5) Revenue; Ms.7.56 (com. samudayantyutpadyante'smādarthā iti samudayaḥ).
6) Effort, exertion.
7) War, battle; महासमुदयं चक्रे शरैः सन्नतपर्वभिः (mahāsamudayaṃ cakre śaraiḥ sannataparvabhiḥ) Mb.6.116.45.
9) The rear of an army.
1) Finance, account; सर्वं राज्ञः समुदयमायं च व्ययमेव च । एकाऽहं वेद्मि कल्याणि पाण्डवानां यशस्विनि (sarvaṃ rājñaḥ samudayamāyaṃ ca vyayameva ca | ekā'haṃ vedmi kalyāṇi pāṇḍavānāṃ yaśasvini) || Mb.2.233.53.
11) A producing cause; आश्रमेषु चतुर्ष्वाहुर्दममेवोत्तमं व्रतम् । तस्य लिङ्गं प्रवक्ष्यामि येषां समुदयो दमः (āśrameṣu caturṣvāhurdamamevottamaṃ vratam | tasya liṅgaṃ pravakṣyāmi yeṣāṃ samudayo damaḥ) || Mb.5.63.13.
-yam 1 The rising of a planet &c.
2) An auspicious moment (lagna).
Derivable forms: samudayaḥ (समुदयः).
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1) A collection, multitude &c.
2) A word of more than one syllable; see समुदय (samudaya).
Derivable forms: samudāyaḥ (समुदायः).Source: Cologne Digital Sanskrit Dictionaries: Edgerton Buddhist Hybrid Sanskrit Dictionary
Samudaya (समुदय).—m. (rarely nt. in Mv, ii.138.4; = Pali id.; compare Sanskrit udaya; see also samodaya), origin: duḥkha-sam°, origin of misery, the second of the four Noble Truths, see s.v. āryasarya; also used alone, without duḥkha, in the same sense, Mvy 1221 ff.; 1312; Dharmas 21; Bbh 38.10. See also next.Source: Cologne Digital Sanskrit Dictionaries: Shabda-Sagara Sanskrit-English Dictionary
(-yaḥ) 1. Multitude, number, heap or quantity. 2. War, battle. 3. Assent, rise. 4. Rising, (as of the sun, &c.) 5. Effort, exertion, perseverance. 6. A day. 7. The rear of an army. 8. Revenue. E. sam and ud before iṇ to go, aff. ac or ṇac; also samudāya .
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(-yaḥ) 1. War, battle. 2. Multitude, quantity, number, heap. 3. Rise, ascent. 4. The rear or reserve of an army. E. sam and ud up, iṇ to go, aff. ṇac; also samudaya .Source: Cologne Digital Sanskrit Dictionaries: Benfey Sanskrit-English Dictionary
Samudaya (समुदय).—samudāya, i. e. sam-ud-i + a, m. 1. Rising (as of the sun), rise. 2. A day. 3. Effort. 4. Revenue, [Mānavadharmaśāstra] 7, 56 (ă). 5. Multitude, [Pañcatantra] 82, 5 (ā); number, heap, [Uttara Rāmacarita, 2. ed. Calc., 1862.] 145, 8;
Samudaya can also be spelled as Samudāya (समुदाय).
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Samudāya (समुदाय).—see samudaya.Source: Cologne Digital Sanskrit Dictionaries: Cappeller Sanskrit-English Dictionary
Samudaya (समुदय).—[masculine] ([neuter]) coming together, meeting, gathering, combination, aggregate ([with] kṛ collect, assemble); revenue, income, success, prosperity.
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Samudāya (समुदाय).—[masculine] union, combination, aggregate.
Sanskrit, also spelled संस्कृतम् (saṃskṛtam), is an ancient language of India commonly seen as the grandmother of the Indo-European language family. Closely allied with Prakrit and Pali, Sanskrit is more exhaustive in both grammar and terms and has the most extensive collection of literature in the world, greatly surpassing its sister-languages Greek and Latin.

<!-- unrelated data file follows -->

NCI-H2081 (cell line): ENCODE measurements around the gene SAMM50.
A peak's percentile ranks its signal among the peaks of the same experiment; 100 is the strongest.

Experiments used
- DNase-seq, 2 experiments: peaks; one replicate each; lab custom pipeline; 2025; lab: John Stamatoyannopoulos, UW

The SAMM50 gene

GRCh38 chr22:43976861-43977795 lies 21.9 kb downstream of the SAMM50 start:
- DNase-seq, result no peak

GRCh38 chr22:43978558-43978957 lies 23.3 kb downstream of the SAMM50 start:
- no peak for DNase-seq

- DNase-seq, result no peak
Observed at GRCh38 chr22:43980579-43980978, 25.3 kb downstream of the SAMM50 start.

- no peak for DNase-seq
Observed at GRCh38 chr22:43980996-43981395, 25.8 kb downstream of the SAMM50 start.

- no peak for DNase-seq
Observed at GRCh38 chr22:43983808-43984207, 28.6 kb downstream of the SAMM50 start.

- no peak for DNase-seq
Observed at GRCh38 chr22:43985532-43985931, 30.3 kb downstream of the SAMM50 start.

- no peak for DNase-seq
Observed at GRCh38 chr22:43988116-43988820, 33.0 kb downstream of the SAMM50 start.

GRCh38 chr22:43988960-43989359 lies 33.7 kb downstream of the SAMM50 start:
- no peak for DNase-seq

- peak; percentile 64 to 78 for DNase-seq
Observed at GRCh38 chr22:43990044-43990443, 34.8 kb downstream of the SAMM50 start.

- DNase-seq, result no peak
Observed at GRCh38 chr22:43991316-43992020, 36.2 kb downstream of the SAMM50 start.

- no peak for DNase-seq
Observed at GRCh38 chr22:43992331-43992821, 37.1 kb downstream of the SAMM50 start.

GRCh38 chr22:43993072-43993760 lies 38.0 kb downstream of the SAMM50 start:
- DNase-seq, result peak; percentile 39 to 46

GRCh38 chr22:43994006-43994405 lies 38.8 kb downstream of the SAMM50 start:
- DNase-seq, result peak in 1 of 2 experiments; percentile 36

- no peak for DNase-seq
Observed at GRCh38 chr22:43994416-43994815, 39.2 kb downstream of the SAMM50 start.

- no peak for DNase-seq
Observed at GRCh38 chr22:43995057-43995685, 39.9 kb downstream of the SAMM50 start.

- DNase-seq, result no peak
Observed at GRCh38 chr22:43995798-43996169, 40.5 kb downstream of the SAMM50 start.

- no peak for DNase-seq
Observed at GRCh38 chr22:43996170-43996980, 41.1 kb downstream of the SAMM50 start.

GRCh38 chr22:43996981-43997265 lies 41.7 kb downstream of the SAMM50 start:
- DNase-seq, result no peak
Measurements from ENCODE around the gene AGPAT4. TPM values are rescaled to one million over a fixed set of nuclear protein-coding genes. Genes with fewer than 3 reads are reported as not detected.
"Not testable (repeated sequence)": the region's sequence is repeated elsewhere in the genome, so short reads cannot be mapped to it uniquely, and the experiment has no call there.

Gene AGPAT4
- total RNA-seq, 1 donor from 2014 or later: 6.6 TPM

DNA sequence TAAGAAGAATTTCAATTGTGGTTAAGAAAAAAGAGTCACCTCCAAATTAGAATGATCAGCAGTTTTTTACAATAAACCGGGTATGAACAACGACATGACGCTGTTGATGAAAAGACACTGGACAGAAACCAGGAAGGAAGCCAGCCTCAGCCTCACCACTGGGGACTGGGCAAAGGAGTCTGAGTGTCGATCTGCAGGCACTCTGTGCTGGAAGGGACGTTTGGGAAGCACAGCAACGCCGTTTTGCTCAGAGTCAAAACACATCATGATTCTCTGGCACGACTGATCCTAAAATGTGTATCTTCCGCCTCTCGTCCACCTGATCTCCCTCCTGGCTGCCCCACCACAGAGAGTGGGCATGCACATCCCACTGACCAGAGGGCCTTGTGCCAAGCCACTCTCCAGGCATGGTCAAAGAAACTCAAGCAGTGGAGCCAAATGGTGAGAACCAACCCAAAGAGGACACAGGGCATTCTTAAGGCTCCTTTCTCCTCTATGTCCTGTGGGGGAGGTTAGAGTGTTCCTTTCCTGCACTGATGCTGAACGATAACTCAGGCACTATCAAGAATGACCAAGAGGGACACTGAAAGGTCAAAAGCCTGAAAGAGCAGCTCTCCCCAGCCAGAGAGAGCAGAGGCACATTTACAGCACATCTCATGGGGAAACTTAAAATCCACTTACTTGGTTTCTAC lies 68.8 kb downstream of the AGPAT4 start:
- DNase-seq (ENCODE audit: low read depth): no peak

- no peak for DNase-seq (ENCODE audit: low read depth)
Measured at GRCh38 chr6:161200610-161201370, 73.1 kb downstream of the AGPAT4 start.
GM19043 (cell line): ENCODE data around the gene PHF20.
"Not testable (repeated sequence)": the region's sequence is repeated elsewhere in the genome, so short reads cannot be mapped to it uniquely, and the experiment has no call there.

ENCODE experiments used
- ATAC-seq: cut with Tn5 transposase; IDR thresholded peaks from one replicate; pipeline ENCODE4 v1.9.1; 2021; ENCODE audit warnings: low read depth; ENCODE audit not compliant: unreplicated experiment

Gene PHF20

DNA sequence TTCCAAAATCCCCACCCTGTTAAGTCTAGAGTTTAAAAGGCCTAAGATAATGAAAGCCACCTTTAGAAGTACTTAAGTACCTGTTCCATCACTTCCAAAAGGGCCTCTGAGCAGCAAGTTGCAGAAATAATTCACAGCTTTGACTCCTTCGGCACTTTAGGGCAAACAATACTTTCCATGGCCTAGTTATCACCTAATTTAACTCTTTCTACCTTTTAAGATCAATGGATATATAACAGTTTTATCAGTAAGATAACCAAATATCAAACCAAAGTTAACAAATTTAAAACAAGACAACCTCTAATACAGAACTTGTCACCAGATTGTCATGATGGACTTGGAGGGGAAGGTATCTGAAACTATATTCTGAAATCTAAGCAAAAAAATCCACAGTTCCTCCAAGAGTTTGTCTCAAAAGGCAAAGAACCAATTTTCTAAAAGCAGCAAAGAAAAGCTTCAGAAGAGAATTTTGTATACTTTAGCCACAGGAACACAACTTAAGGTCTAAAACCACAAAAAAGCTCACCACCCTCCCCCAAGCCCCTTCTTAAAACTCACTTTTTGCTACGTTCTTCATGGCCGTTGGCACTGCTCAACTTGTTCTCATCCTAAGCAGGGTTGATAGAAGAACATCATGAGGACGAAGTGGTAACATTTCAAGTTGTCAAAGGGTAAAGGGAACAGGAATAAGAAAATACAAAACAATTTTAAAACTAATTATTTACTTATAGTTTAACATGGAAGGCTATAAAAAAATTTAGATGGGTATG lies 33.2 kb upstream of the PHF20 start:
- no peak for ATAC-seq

See also (Relevant definitions)
Starts with: Samudaya Sacca, Samudaya Sutta, Samudaya-bahya, Samudaya-prapti, Samudayabahy-adyastamba, Samudayadhamma Sutta, Samudayajnana, Samudayanusamaya, Samudayaprakarana, Samudayaprasiddhi, Samudayasacca, Samudayasatya, Samudayashabda, Samudayastamgama, Samudayata, Samudayati.
Full-text (+29): Samudaya-prapti, Samuddaya, Senasamudaya, Four Noble Truths, Samudayika, Samudaya-bahya, Aharasamudaya, Ditthisamudaya, Lokanirodha, Samudayajnana, Paramasamudaya, Nandisamudaya, Sakkayasamudaya, Anarthantaram, Samudayashabda, Samudaya Sutta, Avayava, Samudayanusamaya, Samudayaprasiddhi, Samodaya.
Search found 40 books and stories containing Samudaya, Sam-udaya, Sam-udāya, Samudāya; (plurals include: Samudayas, udayas, udāyas, Samudāyas). You can also click to the full overview containing English textual excerpts. Below are direct links for the most relevant articles:
The Catusacca Dipani (by Mahathera Ledi Sayadaw)
The Interpretation Of Samudaya-sacca < [Part I - The Manual Of The Four Noble Truths]
The Doctrine of Paticcasamuppada (by U Than Daing)
Maha Prajnaparamita Sastra (by Gelongma Karma Migme Chödrön)
Note (3): The Eleven Knowledges in the Mahāyāna < [Part 1 - The eleven knowledges (jñāna, ñāṇa)]
I. Knowledge of the Śrāvakas < [Part 3 - Outshining the knowledge of all the Śrāvakas and Pratyekabuddhas]
II. The Ten Knowledges (daśa-jñāna) according to the Abhidharma < [Part 1 - The eleven knowledges (jñāna, ñāṇa)]
Brahma Sutras (Nimbarka commentary) (by Roma Bose)
The Great Chronicle of Buddhas (by Ven. Mingun Sayadaw)
Part 13 - The Buddha’s Discourse on The Four Ariya Truths < [Chapter 40 - The Buddha Declared the Seven Factors of Non-Decline for Rulers]
Part 10 - Mahāvajira Insight Knowledge (Vipassanā-ñāṇa) < [Chapter 7 - The Attainment of Buddhahood]
Part 1 - The story of Upatissa (Sāriputta) and Kolita (Mahā Moggallāna) < [Chapter 16 - The arrival of Upatissa and Kolita]
Vipassana Meditation (by Chanmyay Sayadaw)